The Transport Secretary, Chris Grayling, is on a collision course with MPs after meetings to discuss train chaos across England were moved at the last-minute.
Furious MPs have been demanding Grayling intervene after more than 12,000 train journeys have been disrupted since the introduction of new timetables two weeks ago.
On Monday, the minister left fellow parliamentarians flabbergasted when he announced he could not timetable meetings because of timetabling issues of his own.
A spokesman for Grayling and fellow transport minister Jo Johnson emailed MPs to say: “We’ve had a very large number of colleagues asking for a meeting with Chris Grayling or Jo Johnson to discuss the timetable changes and subsequent disruption on the Northern and Govia Thameslink networks.
“We’ve tried to accommodate people on a first-come first-served basis but, even with appointments running solidly between 6pm and 10pm for both ministers, we’ve been unable to accommodate a significant number of colleagues at this stage.”
The extent of the rail delays and train cancellations facing the public has been unprecedented, after Govia Thameslink Railway and Northern trains launched new timetables.
Hundreds of trains have been cancelled, and Grayling has blamed Government-owned Network Rail for late-running engineering projects.
Downing Street has said that the Prime Minister has full confidence in Grayling but that the extent of rail misery has been “unacceptable”.
The Prime Minister’s official spokesman said: “We have tremendous sympathy with everyone who has had their rail journey delayed or disrupted.
“What we have seen had been totally unacceptable.”
Northern launched an eight-week interim timetable on Monday, removing 165 trains - 6% of services.
Areas affected include Manchester, Liverpool, Blackpool and the Lakes Line between Oxenholme and Windermere.
Govia Thameslink Railway (GTR) - which consists of Southern, Thameslink, Great Northern and Gatwick Express - is also running a temporary timetable and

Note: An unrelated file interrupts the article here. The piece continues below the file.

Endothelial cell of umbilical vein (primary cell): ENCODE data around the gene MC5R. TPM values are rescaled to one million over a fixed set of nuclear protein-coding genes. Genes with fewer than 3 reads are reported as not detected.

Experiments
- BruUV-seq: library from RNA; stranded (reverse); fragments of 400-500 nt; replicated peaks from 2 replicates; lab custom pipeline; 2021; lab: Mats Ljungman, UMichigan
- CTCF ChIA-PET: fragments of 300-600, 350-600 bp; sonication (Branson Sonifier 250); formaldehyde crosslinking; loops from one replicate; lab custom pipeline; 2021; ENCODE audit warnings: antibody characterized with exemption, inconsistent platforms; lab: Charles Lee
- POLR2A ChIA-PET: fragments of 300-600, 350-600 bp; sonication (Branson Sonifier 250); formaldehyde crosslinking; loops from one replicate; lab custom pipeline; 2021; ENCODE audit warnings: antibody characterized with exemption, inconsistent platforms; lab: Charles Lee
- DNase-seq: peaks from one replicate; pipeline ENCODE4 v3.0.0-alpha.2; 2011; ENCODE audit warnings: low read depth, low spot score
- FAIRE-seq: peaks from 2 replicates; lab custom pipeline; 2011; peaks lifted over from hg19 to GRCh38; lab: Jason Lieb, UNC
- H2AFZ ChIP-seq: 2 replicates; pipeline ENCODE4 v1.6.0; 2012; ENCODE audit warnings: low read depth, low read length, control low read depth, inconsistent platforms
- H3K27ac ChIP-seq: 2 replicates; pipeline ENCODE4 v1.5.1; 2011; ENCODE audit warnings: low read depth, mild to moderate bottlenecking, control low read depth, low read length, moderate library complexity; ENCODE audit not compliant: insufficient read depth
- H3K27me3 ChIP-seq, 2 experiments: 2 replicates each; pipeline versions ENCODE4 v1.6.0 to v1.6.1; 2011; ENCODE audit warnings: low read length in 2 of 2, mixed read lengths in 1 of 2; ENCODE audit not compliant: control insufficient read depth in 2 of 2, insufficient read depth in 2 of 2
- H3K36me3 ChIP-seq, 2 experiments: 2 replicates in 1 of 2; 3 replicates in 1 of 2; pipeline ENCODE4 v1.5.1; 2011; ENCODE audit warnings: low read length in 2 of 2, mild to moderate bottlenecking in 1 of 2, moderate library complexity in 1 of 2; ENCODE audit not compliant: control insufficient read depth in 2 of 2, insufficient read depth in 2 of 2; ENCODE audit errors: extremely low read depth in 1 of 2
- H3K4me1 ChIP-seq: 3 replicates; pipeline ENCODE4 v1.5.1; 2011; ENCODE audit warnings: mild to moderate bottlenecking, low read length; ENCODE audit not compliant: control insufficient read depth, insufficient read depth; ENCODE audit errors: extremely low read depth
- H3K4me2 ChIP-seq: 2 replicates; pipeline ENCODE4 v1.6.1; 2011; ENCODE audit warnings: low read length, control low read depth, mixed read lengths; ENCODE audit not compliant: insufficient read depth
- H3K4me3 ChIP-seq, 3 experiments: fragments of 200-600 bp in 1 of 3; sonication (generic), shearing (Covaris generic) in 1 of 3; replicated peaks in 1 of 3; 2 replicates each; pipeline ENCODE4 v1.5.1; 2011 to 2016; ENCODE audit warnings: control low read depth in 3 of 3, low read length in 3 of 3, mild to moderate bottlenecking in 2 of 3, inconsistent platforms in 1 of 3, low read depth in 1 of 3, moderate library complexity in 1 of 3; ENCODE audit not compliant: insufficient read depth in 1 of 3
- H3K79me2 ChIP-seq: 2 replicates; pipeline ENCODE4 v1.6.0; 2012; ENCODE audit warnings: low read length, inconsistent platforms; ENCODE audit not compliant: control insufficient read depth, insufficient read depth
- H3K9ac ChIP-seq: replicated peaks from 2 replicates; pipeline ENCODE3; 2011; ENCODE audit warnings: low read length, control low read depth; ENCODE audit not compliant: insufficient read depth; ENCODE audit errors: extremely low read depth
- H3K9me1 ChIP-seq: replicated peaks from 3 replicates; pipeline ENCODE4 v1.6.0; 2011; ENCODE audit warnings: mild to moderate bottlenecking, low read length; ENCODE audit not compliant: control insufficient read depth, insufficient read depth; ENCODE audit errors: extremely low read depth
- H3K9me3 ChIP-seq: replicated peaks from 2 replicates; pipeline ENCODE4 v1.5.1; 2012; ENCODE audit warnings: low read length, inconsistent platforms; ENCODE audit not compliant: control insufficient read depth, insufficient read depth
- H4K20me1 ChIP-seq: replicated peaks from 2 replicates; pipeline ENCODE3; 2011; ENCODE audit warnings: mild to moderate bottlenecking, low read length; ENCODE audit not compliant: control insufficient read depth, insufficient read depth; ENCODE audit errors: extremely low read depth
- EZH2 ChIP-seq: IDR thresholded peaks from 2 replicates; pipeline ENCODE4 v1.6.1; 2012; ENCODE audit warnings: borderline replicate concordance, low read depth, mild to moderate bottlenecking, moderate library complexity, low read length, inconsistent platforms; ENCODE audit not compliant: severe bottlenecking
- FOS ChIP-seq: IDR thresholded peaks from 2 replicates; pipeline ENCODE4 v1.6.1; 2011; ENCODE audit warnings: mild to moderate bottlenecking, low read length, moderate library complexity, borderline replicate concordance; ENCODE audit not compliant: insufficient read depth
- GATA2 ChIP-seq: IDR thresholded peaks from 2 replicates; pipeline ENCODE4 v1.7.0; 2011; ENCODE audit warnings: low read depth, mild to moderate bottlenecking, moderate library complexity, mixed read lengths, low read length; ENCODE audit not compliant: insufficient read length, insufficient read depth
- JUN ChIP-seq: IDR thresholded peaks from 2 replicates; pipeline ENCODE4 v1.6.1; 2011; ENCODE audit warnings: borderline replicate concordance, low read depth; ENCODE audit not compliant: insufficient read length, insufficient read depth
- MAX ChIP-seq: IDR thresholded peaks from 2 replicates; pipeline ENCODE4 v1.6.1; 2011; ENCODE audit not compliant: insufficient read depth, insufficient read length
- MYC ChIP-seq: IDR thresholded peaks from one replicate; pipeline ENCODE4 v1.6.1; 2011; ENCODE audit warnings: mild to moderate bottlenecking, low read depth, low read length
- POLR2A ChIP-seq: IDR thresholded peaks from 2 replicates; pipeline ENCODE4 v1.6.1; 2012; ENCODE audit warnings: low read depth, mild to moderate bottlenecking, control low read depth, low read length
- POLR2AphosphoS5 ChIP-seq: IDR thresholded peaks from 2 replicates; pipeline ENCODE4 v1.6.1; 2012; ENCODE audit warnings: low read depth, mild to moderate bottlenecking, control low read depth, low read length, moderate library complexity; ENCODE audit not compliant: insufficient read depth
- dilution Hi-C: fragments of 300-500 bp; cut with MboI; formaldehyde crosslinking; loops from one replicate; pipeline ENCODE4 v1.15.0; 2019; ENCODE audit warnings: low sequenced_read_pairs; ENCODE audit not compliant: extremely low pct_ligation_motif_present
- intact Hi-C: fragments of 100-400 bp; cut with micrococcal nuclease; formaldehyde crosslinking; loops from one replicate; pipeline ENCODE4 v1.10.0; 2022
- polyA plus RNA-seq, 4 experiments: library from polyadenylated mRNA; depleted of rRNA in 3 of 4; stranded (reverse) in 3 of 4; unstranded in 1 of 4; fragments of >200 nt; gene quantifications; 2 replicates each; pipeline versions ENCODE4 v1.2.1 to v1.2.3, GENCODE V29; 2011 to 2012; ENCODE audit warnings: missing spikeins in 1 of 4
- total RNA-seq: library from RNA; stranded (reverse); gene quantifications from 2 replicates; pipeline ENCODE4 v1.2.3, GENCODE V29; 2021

Some 230 daily services have been removed by GTR, which makes up 6% of scheduled trains.
The reduced timetables failed to stop Monday becoming the start of a third week of rail chaos with the number of trains either cancelled or more than 30 minutes late for Northern and GTR reaching 69 (7%) and 102 (8%) respectively by 12.30pm, according to the trains.im website.
Even before the new timetables, Northern services suffered frequent delays and cancellations.
New Network Rail punctuality data shows that between April 29 and May 26, more than one in three (35%) trains on the operator’s Lancashire and Cumbria routes were delayed by at least five minutes.
This is the most since Arriva Rail North took over the franchise in April 2016.
The Mayor of Greater Manchester Andy Burnham said frustrated train commuters in the North should get substantial compensation and fare reductions, claiming Northern is in the “last chance saloon”.
Northern insists it will still run more trains than it did before last month’s timetable change, and expects to get back to a full timetable service by the end of July.
The firm’s managing director David Brown has apologised for the “unacceptable service”, and said they are working hard to fix the problems.
London Mayor Sadiq Khan said on Friday that disruption to GTR services is damaging the “international reputation” of the capital, and said the firm should be stripped of its franchise.
GTR said it is “very sorry for the significant disruption” and is “working with industry colleagues to introduce further changes that will progressively deliver improvement”.